Student Oscars 2016 “I have to make my own way”

Ocar winner Alex Schaad in September 2016
Ocar winner Alex Schaad in September 2016 | Photo (detail): © HFF Munich

It was a strong showing in Hollywood: three German film students were awarded in September a student Oscar. One of them was the young filmmaker Alex Schaad. Yet the golden trophy is not automatically a means of advancing his career.

There are stars in the international film business who wait for years or even decades to hold in their hands the most coveted film prize in the world. In contrast to Leonardo DiCaprio and Martin Scorsese, Alex Schaad pressed the fast forward button. Schaad, who was born in 1990 and studies directing at the University for Television and Film in Munich, won his first Oscar on 22 September 2016. The Academy of Motion Picture Arts and Sciences awarded him the Student Academy Award in gold in the category of “Foreign Narrative”, that is, best foreign film.

He thus finds himself in the company of greats such as Pixar director Pete Docter (Inside Out, 2015), and Spike Lee (Chi-Raq, 2015), one of the co-founders of the New Black Cinema, whose careers took off after winning the newcomer trophy. Schaad still finds it hard to believe: “I’ve had to decline interviews lately because it became too much. To be honest, I still haven’t got used to the excitement.”

Invention of Trust, the 29-minute social media thriller that gained Schaad his student Oscar, is only the second practice film he has made as part of his studies but was already awarded the prize for the best medium-length film at the 2016 Max Ophüls Film Festival in Saarbrücken. Schaad wrote the script together with his brother Dimitrij Schaad, who also plays the leading role. The film tells the story of a teacher whose personal data are used by a company. Exploiting his digital footprint, the company issues him with an evaluation of various areas of life that can be viewed online by the public. Thus the committed teacher becomes susceptible to extortion; his former life is over from one day to the next.

Contacts to the film business in Los Angeles

Schaad already knew that he would win one of the three trophies in gold, silver or bronze weeks before the award ceremony, but not which one. “No one can go through the excitement surrounding the award for you”, says the young director.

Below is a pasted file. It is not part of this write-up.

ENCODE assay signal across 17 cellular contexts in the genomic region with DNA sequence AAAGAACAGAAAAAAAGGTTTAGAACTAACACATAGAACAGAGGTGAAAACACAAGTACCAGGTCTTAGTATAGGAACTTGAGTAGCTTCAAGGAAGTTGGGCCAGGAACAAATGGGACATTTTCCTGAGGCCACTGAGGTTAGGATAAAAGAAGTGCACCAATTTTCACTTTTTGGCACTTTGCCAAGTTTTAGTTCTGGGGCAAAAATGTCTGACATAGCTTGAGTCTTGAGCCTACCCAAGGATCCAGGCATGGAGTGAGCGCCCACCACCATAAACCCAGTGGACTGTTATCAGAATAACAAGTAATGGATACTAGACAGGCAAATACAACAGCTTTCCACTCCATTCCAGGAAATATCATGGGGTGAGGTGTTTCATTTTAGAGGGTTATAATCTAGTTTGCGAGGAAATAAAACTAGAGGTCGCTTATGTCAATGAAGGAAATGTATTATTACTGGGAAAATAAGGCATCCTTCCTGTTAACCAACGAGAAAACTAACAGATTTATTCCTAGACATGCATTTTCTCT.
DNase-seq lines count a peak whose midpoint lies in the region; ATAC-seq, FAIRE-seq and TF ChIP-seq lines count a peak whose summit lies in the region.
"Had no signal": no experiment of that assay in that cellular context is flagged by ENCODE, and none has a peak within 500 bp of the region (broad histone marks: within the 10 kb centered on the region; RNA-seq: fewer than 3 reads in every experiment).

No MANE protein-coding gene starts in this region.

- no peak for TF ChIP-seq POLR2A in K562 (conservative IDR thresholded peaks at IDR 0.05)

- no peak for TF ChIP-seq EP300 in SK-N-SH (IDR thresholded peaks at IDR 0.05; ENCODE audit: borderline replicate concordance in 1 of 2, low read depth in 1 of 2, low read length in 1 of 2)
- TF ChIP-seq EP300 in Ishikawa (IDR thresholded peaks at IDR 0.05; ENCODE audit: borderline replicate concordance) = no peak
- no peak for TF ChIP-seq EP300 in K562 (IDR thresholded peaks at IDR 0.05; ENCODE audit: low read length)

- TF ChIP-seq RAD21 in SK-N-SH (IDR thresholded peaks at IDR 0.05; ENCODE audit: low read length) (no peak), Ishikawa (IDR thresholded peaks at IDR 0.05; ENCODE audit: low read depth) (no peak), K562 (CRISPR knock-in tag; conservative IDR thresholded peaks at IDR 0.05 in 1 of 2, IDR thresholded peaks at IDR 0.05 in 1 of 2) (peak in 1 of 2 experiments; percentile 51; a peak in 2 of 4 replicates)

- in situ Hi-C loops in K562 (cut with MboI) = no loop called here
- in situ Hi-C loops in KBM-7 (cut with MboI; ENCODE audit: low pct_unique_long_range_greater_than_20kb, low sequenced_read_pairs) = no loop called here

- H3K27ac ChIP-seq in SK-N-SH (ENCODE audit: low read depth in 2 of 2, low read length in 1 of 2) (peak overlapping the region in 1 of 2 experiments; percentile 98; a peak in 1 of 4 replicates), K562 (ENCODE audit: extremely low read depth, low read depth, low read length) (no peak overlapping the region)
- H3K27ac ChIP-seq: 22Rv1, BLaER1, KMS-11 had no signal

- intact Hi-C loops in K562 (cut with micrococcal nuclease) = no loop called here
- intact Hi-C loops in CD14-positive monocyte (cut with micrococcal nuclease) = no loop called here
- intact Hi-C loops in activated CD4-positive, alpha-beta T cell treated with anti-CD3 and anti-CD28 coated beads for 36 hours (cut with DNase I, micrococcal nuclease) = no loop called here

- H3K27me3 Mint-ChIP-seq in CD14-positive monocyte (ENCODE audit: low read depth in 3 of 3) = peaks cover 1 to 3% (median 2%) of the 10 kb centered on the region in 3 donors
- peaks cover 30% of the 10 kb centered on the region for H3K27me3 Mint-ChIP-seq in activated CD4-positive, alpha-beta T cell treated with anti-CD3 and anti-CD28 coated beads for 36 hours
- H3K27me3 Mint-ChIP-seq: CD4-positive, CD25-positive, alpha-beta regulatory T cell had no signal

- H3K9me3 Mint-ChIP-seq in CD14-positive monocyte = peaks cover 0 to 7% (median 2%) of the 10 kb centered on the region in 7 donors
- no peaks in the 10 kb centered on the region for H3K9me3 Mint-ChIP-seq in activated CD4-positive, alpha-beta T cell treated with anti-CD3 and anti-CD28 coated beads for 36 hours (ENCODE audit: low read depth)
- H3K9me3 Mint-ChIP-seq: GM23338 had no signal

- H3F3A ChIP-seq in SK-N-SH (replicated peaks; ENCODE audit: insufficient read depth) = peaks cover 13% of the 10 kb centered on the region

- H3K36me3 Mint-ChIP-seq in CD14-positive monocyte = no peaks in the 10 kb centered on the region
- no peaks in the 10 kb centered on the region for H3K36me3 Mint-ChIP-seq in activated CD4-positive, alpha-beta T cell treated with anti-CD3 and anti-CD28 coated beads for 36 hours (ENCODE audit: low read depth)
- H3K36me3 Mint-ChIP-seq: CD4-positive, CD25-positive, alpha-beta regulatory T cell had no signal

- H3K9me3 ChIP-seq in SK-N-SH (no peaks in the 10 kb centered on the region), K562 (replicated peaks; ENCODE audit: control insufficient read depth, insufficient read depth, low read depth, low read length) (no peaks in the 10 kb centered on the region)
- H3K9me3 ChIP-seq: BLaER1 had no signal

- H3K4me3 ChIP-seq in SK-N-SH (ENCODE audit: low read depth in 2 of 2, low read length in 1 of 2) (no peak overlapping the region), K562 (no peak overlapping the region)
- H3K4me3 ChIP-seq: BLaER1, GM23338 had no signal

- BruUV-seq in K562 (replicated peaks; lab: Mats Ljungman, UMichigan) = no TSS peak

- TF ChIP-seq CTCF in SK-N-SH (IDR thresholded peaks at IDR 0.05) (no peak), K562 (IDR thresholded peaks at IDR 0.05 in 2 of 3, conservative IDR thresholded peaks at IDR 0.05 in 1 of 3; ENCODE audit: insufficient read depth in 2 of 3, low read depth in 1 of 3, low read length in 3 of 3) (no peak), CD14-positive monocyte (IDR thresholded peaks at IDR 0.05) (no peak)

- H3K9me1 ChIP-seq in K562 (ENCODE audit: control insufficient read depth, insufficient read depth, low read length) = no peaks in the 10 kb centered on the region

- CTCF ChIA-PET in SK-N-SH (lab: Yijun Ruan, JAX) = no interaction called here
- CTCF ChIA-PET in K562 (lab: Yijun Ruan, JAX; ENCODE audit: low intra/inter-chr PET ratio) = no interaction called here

In September Schaad spent five days in Los Angeles for what is called “industry activities”. “That means that we were driven from one lunch to another and met people from the film business: cameramen and women, makeup artists, producers and other members of the Academy.” On the evening of the award ceremony, there was no red carpet rolled out before the Samuel Goldwyn Theatre in Beverly Hills, but things were still festive. “The winners were of course called to the stage and I made a thank-you speech. Very traditional, like at the big Oscars”, recalls Schaad.

The Oscar in silver also went to a German film student: Felix Ahrens received the award for his drama Am Ende der Wald (Where the Woods End), produced at the Konrad Wolf Film University in Babelsberg. Among the other winners was Ahmad Saleh, a graduate of the Academy for Media Arts in Cologne. His short film Ayny, a German-Jordanian co-production, received the prize in the newly created category of “Best Foreign Animation Film”. For German film schools and their graduates this is an overall good result. 1,749 films by young directors from the United States and around the world were submitted for the 2016 Student Oscars; five German film schools made it onto the shortlist and three could take home a prize. An impressive number, which makes clear how great the competition is among young filmmakers.

The price opens doors

Since 1981 the Academy has awarded a prize for the best foreign work. It has been won by a total of 21 times by German film students, including Wolfgang Becker, Katja von Garnier and Florian Baxmeyer, all of whom later made their names in Germany as directors. Yet coveted and recognized as the trophy is, it doesn’t necessarily advance careers. Schaad therefore stresses how proud he is to call himself an Oscar winner, but also says: “On the other hand, the prize doesn’t mean anything. It opens doors, but you really have to make your own way.” The award also increases the weight of expectation: “Now a lot more eyes are on me; the bar has been set much higher.”

Two out of ten film school graduates are able to make a livelihood from the profession of film director, says Schaad. Perhaps that is why his plans for the future sound modest. Where does he see himself in five years? “On a film set, I hope”, he answers, “Whether cinema, television or YouTube clips – I want to work as a director”.

At heart he feels himself a European

And Hollywood? Can he imagine the dream factory as a possible future place of work? Absolutely not, says Schaad. In California he realized, he says, how privileged he is to be able to live and work in Germany. “Here I can be more creative and artistic because I don’t work in a huge system dominated by studios. In Germany there are film promotion systems that practically don’t exist in the States.” At heart he feels himself a European: “I’d rather make smaller films with smaller budgets here and with more heart”.

That Alex Schaad is aiming high in his profession may be seen in Invention of Trust. The film ends with a courageous, very long tracking shot, showing the main character floating through the air while he improvises a passionate monologue about privacy, human dignity and freedom. Great cinema, worthy of an Oscar.